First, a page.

Macular degeneration

Macular degeneration is a condition in which the macula, the central part of the retina, degenerates. This is where most of the images formed by the lens are sent and it is much more sensitive to detail than the peripheral retina. The macula provides the central or close up vision necessary for detailed activities such as reading. Yellowish deposits called drusen accumulate beneath the retina of the eye. Loss of vision can start at the edge of the visual field and work its way towards the center or it may start in the center and work its way outwards.

Macular degenerationThere are two kinds of macular degeneration: dry and wet. Dry macular degeneration accounts for 85 to 90 per cent of cases and wet macular degeneration accounts for approximately 10 per cent. In dry macular degeneration, drusen is deposited in the macula without any evidence of scars, blood, or other fluid leakage. In wet macular degeneration, leaked material forms a mound, often surrounded by small hemorrhages. Eventually the mound contracts, leaving a scar. Both forms of macular degeneration usually affect both eyes at the same time. The dry form develops slowly and usually causes mild vision loss. The wet form is a much greater threat to vision and is indicated by a large blind spot in the middle of the visual field.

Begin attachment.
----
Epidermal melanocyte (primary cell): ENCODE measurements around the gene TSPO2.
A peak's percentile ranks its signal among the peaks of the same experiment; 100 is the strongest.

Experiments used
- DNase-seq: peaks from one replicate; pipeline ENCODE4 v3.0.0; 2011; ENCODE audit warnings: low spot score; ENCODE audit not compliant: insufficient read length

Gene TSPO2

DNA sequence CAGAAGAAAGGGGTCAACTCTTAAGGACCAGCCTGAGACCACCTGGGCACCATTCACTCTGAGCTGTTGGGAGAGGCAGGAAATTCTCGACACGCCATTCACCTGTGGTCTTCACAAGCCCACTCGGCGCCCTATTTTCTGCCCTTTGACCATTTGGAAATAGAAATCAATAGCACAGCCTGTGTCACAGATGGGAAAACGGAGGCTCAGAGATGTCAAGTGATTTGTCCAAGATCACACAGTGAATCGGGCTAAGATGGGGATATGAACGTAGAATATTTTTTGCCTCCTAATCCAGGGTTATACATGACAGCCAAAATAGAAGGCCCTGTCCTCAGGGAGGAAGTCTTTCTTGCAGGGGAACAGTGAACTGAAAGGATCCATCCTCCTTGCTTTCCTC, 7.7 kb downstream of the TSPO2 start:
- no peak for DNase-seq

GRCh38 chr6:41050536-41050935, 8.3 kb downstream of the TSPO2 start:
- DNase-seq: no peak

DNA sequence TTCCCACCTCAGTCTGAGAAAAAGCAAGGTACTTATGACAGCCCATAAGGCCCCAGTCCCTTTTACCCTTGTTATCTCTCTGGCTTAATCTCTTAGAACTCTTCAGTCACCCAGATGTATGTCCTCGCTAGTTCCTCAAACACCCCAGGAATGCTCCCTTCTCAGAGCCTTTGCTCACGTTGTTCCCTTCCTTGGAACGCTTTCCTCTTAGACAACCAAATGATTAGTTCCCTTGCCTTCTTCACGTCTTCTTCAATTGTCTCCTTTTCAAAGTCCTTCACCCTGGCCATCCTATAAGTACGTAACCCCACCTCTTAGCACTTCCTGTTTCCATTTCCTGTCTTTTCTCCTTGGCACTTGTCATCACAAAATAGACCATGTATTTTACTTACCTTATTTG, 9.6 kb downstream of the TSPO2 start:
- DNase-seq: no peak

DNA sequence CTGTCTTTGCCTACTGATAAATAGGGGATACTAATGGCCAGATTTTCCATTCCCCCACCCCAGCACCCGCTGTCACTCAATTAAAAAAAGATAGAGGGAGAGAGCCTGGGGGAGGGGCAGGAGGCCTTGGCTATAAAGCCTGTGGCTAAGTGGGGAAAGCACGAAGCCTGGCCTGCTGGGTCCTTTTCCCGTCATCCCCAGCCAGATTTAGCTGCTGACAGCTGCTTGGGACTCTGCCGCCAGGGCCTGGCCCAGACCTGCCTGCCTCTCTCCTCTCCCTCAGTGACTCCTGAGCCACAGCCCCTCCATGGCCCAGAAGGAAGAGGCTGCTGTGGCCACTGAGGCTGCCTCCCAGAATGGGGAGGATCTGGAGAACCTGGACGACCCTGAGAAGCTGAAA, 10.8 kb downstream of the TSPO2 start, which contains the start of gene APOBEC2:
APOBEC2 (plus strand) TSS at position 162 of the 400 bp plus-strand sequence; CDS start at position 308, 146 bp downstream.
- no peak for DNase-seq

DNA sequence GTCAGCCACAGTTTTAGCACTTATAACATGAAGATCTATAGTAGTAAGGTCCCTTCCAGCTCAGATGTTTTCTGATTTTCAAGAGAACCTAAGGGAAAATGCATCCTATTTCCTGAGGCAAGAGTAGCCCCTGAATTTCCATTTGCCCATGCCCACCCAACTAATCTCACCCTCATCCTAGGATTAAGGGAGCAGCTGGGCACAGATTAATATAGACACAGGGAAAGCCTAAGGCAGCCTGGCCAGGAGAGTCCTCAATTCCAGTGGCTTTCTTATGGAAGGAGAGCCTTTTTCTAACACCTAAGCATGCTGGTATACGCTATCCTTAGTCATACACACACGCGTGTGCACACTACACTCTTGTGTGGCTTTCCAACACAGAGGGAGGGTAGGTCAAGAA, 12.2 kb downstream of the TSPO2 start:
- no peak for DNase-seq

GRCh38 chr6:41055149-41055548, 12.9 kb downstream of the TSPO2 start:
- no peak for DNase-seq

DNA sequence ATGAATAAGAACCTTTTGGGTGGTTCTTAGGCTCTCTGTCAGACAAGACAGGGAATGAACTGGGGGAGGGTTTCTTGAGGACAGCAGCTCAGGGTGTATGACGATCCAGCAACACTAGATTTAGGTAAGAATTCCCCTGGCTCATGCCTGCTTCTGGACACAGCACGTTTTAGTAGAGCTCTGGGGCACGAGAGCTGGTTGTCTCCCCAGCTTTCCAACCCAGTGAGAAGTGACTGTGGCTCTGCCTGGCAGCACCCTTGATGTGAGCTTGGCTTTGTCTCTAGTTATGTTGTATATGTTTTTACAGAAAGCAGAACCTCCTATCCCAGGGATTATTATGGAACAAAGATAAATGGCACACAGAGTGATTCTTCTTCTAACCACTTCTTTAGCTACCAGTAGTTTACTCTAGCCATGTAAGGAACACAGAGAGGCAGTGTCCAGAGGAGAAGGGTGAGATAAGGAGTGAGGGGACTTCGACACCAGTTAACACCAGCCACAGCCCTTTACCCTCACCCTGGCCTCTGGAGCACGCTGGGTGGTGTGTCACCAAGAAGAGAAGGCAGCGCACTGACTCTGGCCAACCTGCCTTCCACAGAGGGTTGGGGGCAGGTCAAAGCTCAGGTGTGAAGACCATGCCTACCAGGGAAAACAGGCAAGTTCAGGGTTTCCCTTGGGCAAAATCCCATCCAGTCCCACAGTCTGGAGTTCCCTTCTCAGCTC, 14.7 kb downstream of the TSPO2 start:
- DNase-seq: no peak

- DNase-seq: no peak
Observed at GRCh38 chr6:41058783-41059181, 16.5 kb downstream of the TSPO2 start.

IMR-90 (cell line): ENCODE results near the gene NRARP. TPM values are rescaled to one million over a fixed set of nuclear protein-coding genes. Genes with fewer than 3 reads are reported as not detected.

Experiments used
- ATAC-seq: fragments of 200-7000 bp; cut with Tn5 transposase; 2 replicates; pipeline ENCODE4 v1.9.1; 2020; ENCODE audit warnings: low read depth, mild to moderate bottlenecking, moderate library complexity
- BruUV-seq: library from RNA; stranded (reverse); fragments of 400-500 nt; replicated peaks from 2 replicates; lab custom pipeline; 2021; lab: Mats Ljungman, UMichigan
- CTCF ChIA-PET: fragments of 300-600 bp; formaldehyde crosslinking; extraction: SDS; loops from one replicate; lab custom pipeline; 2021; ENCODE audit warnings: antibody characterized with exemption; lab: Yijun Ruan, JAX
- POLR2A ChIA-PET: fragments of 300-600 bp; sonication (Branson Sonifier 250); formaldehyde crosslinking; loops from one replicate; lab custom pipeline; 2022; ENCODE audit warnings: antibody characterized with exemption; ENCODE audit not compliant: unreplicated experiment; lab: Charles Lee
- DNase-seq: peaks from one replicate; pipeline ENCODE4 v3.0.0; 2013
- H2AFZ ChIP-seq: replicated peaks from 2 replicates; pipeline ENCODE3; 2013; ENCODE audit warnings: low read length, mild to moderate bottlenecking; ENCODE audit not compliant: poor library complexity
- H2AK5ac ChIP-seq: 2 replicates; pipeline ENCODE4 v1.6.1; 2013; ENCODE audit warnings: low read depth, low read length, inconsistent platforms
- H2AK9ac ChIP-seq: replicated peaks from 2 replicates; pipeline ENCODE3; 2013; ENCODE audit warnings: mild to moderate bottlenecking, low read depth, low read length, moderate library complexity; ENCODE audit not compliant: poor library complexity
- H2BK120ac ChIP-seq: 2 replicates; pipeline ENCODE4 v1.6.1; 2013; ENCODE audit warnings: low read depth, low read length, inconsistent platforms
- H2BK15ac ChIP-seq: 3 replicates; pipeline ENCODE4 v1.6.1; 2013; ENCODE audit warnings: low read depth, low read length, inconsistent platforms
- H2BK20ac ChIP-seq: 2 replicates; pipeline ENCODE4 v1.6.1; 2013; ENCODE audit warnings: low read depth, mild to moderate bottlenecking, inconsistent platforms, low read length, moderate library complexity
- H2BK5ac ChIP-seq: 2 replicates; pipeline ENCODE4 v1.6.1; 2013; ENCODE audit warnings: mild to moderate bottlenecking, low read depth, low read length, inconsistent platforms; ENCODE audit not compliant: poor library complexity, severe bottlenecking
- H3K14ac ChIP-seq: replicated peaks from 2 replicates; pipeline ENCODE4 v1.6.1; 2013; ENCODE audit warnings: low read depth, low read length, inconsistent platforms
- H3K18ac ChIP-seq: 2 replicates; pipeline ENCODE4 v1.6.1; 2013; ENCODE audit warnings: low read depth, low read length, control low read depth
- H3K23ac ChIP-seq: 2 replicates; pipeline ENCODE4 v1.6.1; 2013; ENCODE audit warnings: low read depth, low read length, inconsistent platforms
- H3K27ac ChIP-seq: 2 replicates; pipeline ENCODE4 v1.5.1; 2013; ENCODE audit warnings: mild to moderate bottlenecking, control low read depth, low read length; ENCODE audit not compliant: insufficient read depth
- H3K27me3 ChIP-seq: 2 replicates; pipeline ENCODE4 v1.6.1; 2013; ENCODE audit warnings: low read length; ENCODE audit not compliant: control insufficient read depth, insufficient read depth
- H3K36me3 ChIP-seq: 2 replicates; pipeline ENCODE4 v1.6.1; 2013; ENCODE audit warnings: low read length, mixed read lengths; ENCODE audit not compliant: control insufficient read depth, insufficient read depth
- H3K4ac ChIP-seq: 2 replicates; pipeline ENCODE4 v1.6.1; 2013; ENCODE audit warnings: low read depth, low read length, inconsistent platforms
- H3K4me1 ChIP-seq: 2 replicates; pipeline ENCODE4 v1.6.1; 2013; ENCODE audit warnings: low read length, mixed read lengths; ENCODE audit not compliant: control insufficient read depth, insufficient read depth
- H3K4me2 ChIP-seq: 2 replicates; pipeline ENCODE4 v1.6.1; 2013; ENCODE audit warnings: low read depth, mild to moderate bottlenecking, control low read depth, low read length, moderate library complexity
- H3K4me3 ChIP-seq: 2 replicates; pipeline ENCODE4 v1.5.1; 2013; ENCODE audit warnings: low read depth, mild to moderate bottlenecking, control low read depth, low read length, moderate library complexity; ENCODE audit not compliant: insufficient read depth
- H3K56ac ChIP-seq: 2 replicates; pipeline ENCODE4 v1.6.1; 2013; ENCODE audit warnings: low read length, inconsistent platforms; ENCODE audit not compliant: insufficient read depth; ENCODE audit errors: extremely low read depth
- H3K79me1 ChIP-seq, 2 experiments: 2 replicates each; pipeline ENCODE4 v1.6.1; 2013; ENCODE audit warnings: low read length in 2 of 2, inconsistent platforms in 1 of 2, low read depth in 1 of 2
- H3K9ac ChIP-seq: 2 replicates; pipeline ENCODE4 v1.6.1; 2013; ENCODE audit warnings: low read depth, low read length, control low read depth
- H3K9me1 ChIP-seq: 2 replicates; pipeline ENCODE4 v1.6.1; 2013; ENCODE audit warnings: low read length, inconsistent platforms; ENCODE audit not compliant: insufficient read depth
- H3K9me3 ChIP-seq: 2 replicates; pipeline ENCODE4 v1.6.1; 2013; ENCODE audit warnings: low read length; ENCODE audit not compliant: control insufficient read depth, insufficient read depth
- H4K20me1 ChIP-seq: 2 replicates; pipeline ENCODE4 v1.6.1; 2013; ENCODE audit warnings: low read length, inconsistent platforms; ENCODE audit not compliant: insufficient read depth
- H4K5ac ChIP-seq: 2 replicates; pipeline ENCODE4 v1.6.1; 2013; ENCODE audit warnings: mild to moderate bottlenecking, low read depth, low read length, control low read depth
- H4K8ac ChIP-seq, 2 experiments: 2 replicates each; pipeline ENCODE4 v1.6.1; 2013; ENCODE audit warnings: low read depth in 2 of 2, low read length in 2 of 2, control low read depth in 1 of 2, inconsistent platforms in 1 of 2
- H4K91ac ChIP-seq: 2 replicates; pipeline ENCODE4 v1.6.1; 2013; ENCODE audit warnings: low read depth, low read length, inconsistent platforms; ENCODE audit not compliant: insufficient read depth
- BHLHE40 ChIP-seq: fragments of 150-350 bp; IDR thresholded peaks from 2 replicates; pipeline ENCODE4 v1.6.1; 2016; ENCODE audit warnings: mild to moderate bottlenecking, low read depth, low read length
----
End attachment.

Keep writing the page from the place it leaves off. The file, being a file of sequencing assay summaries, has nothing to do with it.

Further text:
Age-related macular degeneration is the most common cause of blindness in developed countries and affects about 6 per cent of Americans between the ages of 65 and 75 and almost 20 per cent of those aged over 75.

Symptoms of macular degeneration

Macular degeneration leads to a painless loss of vision. Symptoms include night blindness, blurry or fuzzy vision, straight lines appearing as wavy ones, a dark or empty area in the center of vision, narrowed blood vessels in the retina and gradual development of poor vision that can lead to total blindness.

Causes of macular degeneration

It is unclear exactly why macular degeneration develops and there is currently no cure. Risk factors for the disorder include high blood pressure, cardiovasculardisease, nutritional deficiencies, exposure to certain chemicals, and heredity. Light eye pigmentation and cigarette smoking may also be risk factors. Some experts believe that long-term exposure to light causes free radical damage to the retina, and that this contributes to the development of macular degeneration.

Treatment of macular degeneration

Some forms of macular degeneration can be treated with laser surgery and low vision aids can be useful in allowing people to continue normal activities. Sunglasses may be useful in preventing light damage.

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